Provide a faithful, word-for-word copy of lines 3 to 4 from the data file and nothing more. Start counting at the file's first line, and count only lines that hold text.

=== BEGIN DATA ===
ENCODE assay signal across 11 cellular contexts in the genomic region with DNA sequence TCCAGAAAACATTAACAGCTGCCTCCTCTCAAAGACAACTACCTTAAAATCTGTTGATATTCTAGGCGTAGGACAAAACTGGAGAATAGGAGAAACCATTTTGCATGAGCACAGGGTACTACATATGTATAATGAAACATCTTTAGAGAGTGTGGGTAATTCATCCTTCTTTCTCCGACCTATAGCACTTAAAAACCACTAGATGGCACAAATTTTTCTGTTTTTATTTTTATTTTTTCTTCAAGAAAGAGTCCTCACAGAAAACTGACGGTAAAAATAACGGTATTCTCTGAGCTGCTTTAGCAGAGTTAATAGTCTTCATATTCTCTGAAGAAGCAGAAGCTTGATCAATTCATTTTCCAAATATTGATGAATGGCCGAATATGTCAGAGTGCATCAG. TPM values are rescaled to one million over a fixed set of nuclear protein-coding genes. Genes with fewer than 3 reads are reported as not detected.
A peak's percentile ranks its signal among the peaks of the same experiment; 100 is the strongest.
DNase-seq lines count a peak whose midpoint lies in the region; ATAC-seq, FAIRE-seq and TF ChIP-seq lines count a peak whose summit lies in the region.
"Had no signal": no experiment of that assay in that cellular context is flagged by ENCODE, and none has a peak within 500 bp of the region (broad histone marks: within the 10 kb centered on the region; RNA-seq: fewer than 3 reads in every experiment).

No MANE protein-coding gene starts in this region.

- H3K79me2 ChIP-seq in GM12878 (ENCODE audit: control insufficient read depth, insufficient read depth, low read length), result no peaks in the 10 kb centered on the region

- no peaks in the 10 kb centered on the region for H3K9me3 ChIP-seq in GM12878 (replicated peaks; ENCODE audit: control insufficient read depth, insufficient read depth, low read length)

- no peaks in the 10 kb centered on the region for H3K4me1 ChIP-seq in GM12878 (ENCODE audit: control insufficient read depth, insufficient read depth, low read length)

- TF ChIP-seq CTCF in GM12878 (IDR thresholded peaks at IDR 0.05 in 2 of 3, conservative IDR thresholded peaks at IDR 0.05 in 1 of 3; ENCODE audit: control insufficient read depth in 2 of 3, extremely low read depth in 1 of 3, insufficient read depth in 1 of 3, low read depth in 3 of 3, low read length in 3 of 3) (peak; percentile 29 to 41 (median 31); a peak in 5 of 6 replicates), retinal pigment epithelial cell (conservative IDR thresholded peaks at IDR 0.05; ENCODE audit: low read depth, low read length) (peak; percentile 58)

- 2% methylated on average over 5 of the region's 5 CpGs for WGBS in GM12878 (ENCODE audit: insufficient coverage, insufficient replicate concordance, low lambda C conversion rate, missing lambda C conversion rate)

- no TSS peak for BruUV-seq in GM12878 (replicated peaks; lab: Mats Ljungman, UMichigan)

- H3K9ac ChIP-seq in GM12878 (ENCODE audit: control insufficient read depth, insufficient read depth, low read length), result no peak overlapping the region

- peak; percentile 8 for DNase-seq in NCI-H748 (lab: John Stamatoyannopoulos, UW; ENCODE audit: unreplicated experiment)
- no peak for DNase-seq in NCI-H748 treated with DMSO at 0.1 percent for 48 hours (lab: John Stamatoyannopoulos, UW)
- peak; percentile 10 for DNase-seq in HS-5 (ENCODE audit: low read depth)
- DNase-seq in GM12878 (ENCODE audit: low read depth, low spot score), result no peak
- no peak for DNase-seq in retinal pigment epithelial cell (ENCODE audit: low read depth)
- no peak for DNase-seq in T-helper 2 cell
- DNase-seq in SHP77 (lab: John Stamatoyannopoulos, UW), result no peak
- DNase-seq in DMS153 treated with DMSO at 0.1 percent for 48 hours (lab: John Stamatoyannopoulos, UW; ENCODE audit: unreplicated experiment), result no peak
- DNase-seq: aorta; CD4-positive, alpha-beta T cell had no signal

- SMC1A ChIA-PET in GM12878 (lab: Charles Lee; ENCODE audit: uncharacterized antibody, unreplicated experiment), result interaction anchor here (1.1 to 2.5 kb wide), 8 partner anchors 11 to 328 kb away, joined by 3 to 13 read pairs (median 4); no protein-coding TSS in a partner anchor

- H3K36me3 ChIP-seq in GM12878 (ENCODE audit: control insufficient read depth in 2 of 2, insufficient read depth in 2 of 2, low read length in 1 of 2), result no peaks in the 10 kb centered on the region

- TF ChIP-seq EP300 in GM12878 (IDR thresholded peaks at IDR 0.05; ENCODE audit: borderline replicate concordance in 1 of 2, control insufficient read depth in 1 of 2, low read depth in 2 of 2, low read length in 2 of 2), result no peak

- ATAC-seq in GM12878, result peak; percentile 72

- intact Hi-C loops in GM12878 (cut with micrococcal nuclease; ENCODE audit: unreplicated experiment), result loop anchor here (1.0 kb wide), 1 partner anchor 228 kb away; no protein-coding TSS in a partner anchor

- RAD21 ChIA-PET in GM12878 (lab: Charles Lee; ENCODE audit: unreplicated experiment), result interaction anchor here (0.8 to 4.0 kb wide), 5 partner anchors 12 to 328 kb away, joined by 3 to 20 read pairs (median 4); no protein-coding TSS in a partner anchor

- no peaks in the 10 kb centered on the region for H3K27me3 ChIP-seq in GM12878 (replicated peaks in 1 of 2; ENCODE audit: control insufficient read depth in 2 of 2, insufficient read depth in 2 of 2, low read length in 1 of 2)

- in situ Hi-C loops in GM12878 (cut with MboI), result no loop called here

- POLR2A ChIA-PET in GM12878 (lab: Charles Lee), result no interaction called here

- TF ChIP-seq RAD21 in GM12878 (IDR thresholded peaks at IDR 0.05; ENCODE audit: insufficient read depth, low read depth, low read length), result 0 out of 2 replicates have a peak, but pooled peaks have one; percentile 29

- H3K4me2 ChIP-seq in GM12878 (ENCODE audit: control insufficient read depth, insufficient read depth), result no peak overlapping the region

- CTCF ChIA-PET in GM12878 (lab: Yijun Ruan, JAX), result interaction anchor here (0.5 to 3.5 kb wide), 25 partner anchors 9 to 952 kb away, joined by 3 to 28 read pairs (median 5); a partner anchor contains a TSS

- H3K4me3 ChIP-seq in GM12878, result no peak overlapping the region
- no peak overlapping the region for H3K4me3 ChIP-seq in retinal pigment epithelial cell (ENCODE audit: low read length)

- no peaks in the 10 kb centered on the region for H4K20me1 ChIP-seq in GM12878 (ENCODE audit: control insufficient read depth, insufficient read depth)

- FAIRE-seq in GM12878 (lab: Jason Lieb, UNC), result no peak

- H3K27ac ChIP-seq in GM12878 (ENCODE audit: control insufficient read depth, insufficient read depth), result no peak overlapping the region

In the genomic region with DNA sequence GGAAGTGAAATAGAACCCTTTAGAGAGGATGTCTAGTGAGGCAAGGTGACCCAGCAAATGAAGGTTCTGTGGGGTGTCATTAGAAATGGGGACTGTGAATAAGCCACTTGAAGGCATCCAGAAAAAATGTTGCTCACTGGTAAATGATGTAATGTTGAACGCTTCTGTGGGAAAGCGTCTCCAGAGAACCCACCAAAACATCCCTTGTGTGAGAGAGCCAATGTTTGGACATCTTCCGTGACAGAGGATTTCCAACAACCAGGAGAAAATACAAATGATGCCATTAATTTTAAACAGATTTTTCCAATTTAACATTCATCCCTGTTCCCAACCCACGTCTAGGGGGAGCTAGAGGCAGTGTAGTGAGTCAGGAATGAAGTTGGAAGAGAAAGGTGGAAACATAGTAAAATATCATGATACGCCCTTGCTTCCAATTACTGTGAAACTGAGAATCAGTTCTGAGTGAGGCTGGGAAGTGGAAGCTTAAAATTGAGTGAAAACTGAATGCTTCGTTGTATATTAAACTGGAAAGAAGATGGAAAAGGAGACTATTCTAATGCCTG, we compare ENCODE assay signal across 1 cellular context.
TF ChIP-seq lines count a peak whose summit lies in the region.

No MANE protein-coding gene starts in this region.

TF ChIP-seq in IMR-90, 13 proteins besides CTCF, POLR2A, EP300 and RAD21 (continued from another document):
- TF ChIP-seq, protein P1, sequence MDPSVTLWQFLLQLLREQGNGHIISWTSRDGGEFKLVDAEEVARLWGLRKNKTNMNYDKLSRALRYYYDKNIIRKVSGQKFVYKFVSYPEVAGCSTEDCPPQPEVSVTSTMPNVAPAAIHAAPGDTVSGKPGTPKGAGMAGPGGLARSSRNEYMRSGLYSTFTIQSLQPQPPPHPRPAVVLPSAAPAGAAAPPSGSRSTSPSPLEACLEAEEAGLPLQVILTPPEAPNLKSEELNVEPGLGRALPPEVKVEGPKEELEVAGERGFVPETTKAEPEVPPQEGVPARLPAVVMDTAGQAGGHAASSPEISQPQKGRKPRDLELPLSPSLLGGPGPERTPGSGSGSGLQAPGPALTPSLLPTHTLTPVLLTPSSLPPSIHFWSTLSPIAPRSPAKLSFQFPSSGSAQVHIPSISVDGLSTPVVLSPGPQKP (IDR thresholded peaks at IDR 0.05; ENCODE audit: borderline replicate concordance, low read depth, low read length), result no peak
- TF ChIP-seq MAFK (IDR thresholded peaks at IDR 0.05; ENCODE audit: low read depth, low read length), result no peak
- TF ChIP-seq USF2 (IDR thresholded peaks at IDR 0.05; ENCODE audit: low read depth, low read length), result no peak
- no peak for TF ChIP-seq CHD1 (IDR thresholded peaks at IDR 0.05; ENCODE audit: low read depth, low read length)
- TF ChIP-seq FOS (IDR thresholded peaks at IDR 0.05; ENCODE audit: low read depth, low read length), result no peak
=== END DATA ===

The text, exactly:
DNase-seq lines count a peak whose midpoint lies in the region; ATAC-seq, FAIRE-seq and TF ChIP-seq lines count a peak whose summit lies in the region.
"Had no signal": no experiment of that assay in that cellular context is flagged by ENCODE, and none has a peak within 500 bp of the region (broad histone marks: within the 10 kb centered on the region; RNA-seq: fewer than 3 reads in every experiment).